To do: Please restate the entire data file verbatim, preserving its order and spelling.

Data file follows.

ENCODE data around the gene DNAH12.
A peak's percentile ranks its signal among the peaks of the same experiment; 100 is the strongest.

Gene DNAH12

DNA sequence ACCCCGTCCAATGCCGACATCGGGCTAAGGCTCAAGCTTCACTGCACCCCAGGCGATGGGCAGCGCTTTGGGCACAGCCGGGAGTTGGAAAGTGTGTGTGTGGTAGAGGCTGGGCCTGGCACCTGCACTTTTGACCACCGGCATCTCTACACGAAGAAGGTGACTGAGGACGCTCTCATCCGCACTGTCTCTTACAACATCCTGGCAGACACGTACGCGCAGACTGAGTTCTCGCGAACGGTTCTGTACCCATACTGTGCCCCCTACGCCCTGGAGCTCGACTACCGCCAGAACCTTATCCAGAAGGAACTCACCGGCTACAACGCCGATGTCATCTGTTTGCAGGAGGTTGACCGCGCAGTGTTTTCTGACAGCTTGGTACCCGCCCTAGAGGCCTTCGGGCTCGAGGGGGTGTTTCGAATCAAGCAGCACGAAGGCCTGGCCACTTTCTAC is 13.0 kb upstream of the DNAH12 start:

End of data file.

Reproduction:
ENCODE data around the gene DNAH12.
A peak's percentile ranks its signal among the peaks of the same experiment; 100 is the strongest.

Gene DNAH12

DNA sequence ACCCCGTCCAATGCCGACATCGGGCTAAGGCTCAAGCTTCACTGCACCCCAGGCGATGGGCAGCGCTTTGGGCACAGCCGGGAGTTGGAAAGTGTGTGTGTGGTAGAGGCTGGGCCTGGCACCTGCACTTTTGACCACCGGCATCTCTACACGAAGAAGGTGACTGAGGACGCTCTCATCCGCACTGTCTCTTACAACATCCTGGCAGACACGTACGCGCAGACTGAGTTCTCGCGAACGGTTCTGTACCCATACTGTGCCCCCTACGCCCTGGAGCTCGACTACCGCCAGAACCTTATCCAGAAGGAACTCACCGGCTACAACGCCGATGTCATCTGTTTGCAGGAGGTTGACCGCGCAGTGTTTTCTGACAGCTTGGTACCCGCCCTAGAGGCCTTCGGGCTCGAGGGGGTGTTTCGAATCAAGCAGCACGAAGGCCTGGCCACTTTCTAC is 13.0 kb upstream of the DNAH12 start: